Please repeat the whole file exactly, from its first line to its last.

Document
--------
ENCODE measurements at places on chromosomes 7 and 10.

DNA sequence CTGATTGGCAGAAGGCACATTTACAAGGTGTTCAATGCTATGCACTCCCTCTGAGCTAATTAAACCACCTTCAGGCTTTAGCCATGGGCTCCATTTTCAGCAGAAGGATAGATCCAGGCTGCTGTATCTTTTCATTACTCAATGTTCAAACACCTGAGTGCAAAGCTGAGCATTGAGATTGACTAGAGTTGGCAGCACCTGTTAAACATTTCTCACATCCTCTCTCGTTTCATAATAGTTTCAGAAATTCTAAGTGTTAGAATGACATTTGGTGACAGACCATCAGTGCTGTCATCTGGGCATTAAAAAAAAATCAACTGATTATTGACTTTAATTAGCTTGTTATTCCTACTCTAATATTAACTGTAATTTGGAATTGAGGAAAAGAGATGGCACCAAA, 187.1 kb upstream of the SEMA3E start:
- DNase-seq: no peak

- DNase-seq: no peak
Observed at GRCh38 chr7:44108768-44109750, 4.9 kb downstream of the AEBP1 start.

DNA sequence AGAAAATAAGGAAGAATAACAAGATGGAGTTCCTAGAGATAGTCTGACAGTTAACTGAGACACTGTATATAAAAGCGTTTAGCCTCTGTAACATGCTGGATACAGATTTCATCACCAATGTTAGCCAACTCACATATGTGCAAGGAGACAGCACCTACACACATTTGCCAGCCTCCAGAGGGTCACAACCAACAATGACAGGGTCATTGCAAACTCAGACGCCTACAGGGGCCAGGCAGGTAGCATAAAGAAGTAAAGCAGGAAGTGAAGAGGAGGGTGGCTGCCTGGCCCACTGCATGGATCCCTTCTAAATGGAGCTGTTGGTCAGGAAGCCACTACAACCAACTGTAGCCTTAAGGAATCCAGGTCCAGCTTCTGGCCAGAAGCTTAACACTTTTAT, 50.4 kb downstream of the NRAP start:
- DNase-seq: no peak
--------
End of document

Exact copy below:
ENCODE measurements at places on chromosomes 7 and 10.

DNA sequence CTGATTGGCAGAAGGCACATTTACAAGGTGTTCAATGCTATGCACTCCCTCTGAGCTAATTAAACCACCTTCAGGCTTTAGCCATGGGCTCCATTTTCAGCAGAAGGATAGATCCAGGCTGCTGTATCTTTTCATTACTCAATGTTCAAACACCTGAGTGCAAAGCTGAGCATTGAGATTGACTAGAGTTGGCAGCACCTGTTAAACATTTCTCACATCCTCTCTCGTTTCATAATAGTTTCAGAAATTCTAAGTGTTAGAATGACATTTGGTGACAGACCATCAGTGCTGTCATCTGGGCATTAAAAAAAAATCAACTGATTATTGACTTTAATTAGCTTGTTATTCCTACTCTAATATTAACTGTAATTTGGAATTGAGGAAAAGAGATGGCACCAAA, 187.1 kb upstream of the SEMA3E start:
- DNase-seq: no peak

- DNase-seq: no peak
Observed at GRCh38 chr7:44108768-44109750, 4.9 kb downstream of the AEBP1 start.

DNA sequence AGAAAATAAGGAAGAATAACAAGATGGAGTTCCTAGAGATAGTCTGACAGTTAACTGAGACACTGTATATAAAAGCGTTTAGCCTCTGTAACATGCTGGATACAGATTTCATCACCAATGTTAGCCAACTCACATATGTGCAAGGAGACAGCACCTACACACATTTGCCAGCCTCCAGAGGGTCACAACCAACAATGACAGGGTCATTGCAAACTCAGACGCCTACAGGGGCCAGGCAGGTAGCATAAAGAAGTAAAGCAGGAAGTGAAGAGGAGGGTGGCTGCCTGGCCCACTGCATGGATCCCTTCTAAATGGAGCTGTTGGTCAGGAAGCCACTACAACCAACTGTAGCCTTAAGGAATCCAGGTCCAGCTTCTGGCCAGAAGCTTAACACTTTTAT, 50.4 kb downstream of the NRAP start:
- DNase-seq: no peak